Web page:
Atlantic City casinos are in for a treat as a hotly debated state legislation that would provide them with tax relief and possibly prevent the closure of four casinos in the region has been passed through the New Jersey State Senate. Even though the proposal was met with strong opposition, and Atlantic County threatened to sue over the changes that arguably give casinos a leeway at the expense of taxpayers, the bill made it through. The bill was approved on Monday after 21 Members of the Senate voted for it and 14 voted against it. Four members were abstaining or decided not to vote.
Governor Phil Murphy Now Needs to Complete the Last Step
During the vote, all Republicans in the Senate voted against the bill. Senator Vince Polistina said that Republicans and other senators from New Jersey recognized the fact that some necessary changes were included in the bill, but the problem was that there are still sections that need to be worked on.
As for the vote in the Assembly, it went 46-19 in favor of the bill. Two were abstaining and 13 did not cast a vote. Now, the bill goes to the desk of Governor Phil Murphy, who needs to sign off on it and in doing so, make the bill official.
Voting took quite a while as Republicans commented extensively in order to extend the session. Many of them protested against the rules of having to show a negative COVID-19 test or proof of vaccination in order to enter the Statehouse, which is why Republicans participated in the debate over the phone.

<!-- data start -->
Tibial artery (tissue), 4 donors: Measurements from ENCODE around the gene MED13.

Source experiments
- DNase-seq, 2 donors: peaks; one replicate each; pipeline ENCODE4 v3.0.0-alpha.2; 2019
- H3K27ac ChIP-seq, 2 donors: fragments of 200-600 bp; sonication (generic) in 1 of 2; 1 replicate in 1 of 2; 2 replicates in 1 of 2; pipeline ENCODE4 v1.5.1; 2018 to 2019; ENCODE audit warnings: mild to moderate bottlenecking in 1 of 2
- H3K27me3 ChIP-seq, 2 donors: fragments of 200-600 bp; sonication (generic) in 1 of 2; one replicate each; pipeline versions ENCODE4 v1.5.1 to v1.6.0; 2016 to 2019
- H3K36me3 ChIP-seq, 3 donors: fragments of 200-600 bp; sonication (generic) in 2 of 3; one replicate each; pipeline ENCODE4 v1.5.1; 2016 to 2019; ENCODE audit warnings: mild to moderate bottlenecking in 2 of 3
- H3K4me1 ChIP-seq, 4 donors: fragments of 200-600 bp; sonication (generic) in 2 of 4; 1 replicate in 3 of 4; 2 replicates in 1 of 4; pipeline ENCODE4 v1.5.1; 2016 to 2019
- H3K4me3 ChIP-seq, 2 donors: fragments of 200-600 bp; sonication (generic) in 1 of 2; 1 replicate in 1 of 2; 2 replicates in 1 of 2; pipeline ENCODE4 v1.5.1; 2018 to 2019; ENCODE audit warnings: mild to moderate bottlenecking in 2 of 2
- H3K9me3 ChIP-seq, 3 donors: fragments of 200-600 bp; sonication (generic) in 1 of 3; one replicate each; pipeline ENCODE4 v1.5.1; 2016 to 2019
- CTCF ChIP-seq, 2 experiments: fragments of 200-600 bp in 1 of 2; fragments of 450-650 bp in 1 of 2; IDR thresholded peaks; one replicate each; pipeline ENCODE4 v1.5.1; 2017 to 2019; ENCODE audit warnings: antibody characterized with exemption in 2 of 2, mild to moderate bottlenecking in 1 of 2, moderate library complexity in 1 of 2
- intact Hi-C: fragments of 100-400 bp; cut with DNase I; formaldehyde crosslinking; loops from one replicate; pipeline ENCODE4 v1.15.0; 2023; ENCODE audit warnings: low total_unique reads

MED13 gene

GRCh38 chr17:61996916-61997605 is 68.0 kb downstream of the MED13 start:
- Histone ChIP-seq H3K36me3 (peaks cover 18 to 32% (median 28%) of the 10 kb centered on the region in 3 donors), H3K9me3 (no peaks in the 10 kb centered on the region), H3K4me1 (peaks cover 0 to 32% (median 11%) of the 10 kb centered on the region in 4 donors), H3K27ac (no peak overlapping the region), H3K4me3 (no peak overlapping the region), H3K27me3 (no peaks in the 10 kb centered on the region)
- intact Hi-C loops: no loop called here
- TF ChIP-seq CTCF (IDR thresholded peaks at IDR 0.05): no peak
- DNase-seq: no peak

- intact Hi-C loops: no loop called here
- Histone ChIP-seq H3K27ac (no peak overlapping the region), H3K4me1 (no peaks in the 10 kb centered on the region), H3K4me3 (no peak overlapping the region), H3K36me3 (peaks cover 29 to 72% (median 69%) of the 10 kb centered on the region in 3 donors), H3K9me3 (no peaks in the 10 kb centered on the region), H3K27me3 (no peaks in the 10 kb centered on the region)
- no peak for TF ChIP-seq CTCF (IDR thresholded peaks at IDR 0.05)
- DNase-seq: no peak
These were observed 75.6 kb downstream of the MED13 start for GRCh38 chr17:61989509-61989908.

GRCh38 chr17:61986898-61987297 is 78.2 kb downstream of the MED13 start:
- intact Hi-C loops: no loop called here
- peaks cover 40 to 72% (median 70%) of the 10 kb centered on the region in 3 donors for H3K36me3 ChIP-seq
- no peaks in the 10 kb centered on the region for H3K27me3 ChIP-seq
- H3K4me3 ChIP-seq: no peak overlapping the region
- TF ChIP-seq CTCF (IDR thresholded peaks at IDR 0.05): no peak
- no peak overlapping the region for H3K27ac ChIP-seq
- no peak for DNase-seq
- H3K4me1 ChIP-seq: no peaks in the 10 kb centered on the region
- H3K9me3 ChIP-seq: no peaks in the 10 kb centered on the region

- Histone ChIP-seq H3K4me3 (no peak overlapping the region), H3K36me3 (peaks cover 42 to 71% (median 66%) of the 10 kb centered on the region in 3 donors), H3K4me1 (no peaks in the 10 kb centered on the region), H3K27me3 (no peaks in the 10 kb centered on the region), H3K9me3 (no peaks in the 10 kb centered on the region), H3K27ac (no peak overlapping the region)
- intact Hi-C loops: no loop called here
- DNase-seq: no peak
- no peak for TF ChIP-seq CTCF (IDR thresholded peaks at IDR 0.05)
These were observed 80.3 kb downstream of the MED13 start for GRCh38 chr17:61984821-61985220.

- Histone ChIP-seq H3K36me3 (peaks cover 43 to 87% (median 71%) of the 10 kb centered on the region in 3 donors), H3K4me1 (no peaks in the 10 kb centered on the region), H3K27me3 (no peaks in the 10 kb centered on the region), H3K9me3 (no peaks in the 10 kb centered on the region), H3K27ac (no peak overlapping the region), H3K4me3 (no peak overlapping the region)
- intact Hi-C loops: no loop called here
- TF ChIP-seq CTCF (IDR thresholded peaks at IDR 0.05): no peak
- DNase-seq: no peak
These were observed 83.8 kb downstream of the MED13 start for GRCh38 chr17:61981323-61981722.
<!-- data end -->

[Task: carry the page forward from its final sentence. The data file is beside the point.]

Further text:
The Bill is Known as the PILOT Bill and Its Goal is to Help Casinos Recover
This bill is known as the PILOT bill and has one goal – reduce the tax properties that casinos pay and thus, help them recover from the crisis caused by the pandemic. The Casino Association of New Jersey stated that if this legislation wasn’t passed, land-based casinos would’ve had a massive negative impact on land-based casinos. On the flip side, the bill would bring stability in the sector and help preserve around 20,000 jobs.
Its first version was passed five years ago after the closure of 12 Atlantic City casinos. What’s interesting about the bill is that Senator John Armato voted against it, even though he supported an earlier version of the legislation.
As Armato stated on Monday, he wasn’t able to receive enough information from the casinos on the necessity of the bill, especially about the four casinos that the president of the State Senate Steve Sweeney thought would close if the bill is not signed and in effect.
Sweeney thinks that even though numbers show that casinos and racetracks have a massive increase in revenue, things are getting worse, rather than better. However, he decided not to comment on which casinos are facing the risk of closure. Sports betting is one of the most successful gambling sectors in NJ as it passed the $1 billion sports betting handle mark in September.
The Governor decided not to comment when he was asked whether he would sign the bill, but he did say that it is a step in the right direction, leading many to believe that he will support it.